Psychologist Stephanie Collins Reed, PhD, used to consult her university’s institutional review board (IRB). Now she works for an IRB — but not by choice.
Thanks to sequestration — the automatic budget cuts
introduced in 2013 to reduce the federal deficit — research
grants from the National Institutes of Health (NIH), National
Science Foundation (NSF) and other federal agencies have
become more difficult than ever to receive. Researchers with
already funded grants have seen their budgets cut in mid-stream,
making it harder to keep graduate students and other staff
on projects, enroll a sufficient number of subjects in research
studies and answer the questions they were funded to answer.
Even many well-established researchers are now so worried
about their future prospects they’re considering their options.
Reed is one of them. With a completely grant-funded
position at Columbia, she worried that her budget would be
cut even if one of the grants she submitted to NIH was funded.
Most of the peers she trained with have already left the field.
She jumped ship, too.
“ I was forced to accept an administrative position after
preparing to be a career scientist,” says Reed. These days, Reed
has a full-time job as an IRB administrator at the New York
State Psychiatric Institute, shepherding submitted research
protocols through the IRB process from beginning to end.
While she still maintains her status as an assistant professor of
Losing funding and morale
clinical neurobiology in psychiatry at the Columbia University
Medical Center, her research and teaching role has been
drastically reduced. Says Reed, “Although this is not what I
spent almost 20 years training to do, it offered me security and
a new career path that will hopefully lead to something just as
rewarding as my research did.”
After Reed accepted the new job, she discovered that one of
her grant proposals had received funding after all, but had to
ask her mentor to take over as principal investigator. “ I still have
a small part in that grant, but that wasn’t what I trained for and
lived for,” she says.
Sequestration was never meant to happen. In 2011, Congress
passed a law saying that if lawmakers couldn’t agree on a plan
to cut the deficit, then automatic, across-the-board cuts in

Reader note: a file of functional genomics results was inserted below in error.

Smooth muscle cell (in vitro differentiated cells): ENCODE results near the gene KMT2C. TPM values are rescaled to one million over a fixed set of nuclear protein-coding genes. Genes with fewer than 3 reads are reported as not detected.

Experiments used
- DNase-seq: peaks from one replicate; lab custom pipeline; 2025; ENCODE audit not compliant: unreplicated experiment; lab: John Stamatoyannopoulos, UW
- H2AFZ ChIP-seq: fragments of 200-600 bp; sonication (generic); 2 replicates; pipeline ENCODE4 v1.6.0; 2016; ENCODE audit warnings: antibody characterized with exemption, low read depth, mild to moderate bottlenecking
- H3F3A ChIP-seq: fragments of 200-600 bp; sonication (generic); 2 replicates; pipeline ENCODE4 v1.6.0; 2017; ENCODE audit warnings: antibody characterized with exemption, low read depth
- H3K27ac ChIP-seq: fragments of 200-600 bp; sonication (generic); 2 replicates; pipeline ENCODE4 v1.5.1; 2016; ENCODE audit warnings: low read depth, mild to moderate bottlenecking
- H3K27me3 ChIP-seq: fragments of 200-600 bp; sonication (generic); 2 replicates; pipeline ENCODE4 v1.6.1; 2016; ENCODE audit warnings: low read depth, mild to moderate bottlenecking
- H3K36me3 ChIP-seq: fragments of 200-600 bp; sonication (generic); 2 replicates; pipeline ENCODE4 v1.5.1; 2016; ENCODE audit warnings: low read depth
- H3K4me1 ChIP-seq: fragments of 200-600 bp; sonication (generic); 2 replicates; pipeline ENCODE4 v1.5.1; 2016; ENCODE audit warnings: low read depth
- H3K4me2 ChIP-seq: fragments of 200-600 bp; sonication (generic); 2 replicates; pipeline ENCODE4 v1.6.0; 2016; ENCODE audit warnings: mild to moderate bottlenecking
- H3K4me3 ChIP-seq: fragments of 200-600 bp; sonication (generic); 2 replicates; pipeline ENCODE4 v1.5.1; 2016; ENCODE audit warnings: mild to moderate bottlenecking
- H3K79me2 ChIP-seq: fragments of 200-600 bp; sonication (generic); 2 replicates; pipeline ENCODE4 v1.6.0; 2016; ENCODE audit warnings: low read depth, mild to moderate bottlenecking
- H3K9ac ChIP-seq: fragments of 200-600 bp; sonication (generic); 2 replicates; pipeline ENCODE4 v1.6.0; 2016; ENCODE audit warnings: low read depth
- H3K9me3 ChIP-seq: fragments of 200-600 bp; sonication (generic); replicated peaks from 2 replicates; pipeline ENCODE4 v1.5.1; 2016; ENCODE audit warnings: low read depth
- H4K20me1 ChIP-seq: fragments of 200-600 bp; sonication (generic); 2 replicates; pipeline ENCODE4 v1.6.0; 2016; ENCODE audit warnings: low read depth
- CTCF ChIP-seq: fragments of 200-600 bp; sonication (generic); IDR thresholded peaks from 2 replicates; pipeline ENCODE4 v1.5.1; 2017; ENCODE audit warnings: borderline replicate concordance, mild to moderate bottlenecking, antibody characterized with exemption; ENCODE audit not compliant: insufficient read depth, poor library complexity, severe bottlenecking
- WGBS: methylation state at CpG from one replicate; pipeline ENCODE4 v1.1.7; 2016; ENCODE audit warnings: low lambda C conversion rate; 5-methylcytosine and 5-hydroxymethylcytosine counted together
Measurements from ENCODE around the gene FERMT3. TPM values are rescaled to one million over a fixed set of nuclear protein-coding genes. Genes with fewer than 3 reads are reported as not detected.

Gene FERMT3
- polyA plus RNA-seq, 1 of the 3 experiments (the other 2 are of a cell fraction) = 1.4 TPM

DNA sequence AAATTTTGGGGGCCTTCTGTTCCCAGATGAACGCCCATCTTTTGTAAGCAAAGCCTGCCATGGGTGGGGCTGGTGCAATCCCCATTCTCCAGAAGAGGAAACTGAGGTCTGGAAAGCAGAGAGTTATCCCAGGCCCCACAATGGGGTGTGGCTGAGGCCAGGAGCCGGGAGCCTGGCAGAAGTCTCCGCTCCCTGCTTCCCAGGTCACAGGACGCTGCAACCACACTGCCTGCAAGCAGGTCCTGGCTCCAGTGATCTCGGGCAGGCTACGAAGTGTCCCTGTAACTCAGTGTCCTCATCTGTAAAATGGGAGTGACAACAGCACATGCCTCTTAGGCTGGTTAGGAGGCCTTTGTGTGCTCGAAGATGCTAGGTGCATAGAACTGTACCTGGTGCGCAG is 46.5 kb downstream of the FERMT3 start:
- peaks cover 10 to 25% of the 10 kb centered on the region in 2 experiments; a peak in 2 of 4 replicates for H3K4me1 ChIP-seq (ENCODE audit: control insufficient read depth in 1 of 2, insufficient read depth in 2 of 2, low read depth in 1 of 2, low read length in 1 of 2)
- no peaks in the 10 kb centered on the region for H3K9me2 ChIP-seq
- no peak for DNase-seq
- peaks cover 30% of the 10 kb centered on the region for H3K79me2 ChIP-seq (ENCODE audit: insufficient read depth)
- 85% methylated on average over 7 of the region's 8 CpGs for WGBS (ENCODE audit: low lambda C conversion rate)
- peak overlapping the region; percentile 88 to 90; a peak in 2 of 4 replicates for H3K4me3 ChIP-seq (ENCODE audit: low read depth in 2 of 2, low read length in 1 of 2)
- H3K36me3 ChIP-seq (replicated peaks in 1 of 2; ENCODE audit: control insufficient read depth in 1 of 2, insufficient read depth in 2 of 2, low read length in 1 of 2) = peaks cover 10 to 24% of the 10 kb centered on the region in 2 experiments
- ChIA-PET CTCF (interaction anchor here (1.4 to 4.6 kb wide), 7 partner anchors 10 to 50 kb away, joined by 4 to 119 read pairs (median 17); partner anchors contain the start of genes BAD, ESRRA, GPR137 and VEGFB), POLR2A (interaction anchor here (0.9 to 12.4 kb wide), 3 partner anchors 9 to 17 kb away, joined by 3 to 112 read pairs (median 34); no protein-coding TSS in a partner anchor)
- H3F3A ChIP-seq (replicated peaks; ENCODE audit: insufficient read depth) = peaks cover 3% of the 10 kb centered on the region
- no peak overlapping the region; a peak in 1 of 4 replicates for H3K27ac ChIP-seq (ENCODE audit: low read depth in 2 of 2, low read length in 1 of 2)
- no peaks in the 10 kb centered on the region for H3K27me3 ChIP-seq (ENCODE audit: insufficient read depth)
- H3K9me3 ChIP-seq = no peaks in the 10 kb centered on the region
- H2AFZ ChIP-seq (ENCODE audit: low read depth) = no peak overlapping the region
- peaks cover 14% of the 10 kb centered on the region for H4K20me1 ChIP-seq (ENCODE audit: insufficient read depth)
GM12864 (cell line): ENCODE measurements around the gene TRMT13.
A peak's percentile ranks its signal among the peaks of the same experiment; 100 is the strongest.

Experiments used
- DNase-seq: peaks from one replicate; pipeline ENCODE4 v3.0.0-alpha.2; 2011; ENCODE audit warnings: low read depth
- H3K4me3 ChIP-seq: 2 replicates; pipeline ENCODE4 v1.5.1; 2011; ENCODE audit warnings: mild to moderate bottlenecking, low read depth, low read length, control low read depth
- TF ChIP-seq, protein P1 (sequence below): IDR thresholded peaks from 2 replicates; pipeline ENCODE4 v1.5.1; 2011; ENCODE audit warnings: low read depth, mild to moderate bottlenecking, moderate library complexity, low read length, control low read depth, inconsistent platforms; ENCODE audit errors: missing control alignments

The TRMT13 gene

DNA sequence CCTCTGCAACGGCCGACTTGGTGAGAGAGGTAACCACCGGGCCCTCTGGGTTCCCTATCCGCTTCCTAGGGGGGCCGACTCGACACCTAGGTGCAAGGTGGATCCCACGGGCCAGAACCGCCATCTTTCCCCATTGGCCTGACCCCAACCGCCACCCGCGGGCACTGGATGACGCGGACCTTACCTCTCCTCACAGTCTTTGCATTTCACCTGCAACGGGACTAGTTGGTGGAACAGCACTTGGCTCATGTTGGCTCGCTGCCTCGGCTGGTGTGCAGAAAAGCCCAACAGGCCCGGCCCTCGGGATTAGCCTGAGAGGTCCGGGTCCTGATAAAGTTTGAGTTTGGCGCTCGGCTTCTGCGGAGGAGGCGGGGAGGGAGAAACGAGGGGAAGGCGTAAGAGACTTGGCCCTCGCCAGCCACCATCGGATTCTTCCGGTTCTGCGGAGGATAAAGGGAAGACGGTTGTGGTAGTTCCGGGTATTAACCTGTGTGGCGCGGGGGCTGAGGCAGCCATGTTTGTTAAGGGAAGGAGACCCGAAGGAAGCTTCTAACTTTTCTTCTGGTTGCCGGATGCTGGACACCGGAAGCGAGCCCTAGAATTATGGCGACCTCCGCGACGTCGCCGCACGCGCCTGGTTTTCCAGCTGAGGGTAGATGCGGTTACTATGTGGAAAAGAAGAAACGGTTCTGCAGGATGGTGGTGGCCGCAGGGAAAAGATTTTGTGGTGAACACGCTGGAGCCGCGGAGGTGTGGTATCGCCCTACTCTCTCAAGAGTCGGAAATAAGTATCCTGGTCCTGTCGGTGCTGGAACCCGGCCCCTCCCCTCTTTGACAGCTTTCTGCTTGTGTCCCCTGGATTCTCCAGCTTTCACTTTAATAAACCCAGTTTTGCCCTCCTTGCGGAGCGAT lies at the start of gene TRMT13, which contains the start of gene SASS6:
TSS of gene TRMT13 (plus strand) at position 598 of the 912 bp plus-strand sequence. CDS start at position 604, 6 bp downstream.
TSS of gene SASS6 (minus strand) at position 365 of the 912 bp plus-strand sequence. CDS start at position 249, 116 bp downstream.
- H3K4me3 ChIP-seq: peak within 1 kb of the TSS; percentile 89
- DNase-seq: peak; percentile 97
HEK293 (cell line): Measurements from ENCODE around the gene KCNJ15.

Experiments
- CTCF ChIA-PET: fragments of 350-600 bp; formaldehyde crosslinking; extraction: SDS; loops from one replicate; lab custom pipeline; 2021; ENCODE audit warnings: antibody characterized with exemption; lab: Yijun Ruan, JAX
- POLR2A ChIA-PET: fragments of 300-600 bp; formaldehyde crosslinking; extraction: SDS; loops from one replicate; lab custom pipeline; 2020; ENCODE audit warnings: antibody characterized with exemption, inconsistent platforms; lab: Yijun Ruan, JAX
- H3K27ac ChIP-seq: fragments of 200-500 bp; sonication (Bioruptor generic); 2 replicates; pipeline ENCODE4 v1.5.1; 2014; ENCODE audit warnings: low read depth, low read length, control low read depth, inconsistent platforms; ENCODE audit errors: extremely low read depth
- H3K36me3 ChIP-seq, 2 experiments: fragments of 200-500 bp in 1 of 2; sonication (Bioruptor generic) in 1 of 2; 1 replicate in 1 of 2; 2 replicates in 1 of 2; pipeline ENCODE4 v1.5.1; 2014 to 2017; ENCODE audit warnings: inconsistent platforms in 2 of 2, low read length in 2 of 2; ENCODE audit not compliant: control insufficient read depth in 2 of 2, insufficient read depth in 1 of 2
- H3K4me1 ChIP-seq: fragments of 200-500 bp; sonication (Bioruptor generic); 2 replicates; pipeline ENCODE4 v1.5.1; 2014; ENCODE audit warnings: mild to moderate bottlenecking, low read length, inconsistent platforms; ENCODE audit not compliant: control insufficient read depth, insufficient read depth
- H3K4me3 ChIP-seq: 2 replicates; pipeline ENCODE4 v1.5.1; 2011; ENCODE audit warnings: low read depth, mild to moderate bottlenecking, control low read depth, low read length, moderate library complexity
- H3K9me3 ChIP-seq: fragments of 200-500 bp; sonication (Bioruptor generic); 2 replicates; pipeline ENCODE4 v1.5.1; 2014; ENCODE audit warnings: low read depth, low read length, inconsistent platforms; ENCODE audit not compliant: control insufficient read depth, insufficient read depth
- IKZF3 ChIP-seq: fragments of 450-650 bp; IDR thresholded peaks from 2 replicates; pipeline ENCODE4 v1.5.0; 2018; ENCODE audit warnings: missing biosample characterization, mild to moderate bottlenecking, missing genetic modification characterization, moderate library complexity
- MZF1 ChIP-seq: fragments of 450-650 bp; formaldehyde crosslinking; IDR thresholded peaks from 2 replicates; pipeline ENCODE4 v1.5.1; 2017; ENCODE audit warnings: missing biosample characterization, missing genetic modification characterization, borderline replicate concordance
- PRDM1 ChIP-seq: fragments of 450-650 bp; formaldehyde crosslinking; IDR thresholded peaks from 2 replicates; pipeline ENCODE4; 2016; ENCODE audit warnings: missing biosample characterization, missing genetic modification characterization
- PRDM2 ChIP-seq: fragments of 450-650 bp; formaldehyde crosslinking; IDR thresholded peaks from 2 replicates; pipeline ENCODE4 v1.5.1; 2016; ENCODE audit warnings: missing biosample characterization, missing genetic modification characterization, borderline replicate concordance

discretionary spending would kick in in 2013. The hope was
that lawmakers would find that prospect so unappealing they
would come to agreement.
That didn’t happen, and now psychological researchers
are paying the price, along with children dropped from Head
Start programs, families without access to food stamps and
other Americans suddenly without access to much-needed
At NIH, for instance, sequestration has meant a cut of about
$1.7 billion — about 5. 5 percent of its almost $30 billion budget.
As part of its plan to absorb that reduction, NIH funded 640
fewer noncompeting grants in fiscal year 2013 than the 25,631 it
funded in fiscal year 2012. The average funding success rate was
less than 20 percent in fiscal year 2013. Researchers with ongoing
grants have had to absorb unexpected cuts of 5 to 8 percent.
At NSF, sequestration and other cuts have meant a more
than two percent decrease in its 2013 budget. NSF chose not to
cut ongoing grants but instead chose to fund about 1,000 fewer
grants in fiscal year 2013 than it did in 2012, with an estimated
21 percent success rate.
While the short-term effects are dire, say Reed and others,
the longer-term impact may be even worse. In the absence
of legislation to overturn it, the law cuts about $109 billion
in budget authority — what Congress is actually authorized
to spend — each year, half from defense and half from nondefense accounts, for the next decade. With morale dropping,
would-be graduate students may decide to seek more secure
career paths, for example. And with researchers unable to
get funding and shying away from ideas with greater risk but
potentially bigger pay-offs, they say, scientific progress and
American competitiveness may also suffer.
Psychologist Steven F. Warren, PhD, who oversees all
research conducted at the University of Kansas in Lawrence, has
already seen sequestration’s impact firsthand.
Both the number and size of awards has dropped, says
Warren, vice chancellor for research and graduate studies and a
professor of applied behavioral sciences. Getting federal funding
is highly competitive in the best of conditions, he says. These
days, however, it’s much more difficult.
“It becomes almost a lottery as to who actually gets funding,”
he says, explaining that many great proposals don’t get funded
simply because there’s not enough money. “It’s not about merit.”
For junior faculty, the inability to get funding lessens their
chances of getting tenure and becoming successful scholars, says
Warren. Because scientists need preliminary studies — what
Warren calls the “seed corn of science” — to build from, periods
of inactivity or low activity make them even less competitive
in the long run. Some people, including graduate students and
researchers whose salaries depend on grant funding, may even
lose their jobs, he adds.
But it’s not just young and would-be investigators who are
suffering, says Warren. Even researchers with existing grants
are hurting. Researchers who already have federal funding
have seen significant cuts, which means they have to do their
research on much tighter budgets than they had planned. That
can make it hard to do the research right, says Warren, making
it difficult, for example, to hire graduate research assistants or
even undergraduates to help with the work.
With additional cuts scheduled well into the future,
sequestration may also harm scientific progress itself, warns
Warren. In a funding environment like this one, he says, both
peer reviewers and scientists themselves tend to stay conservative.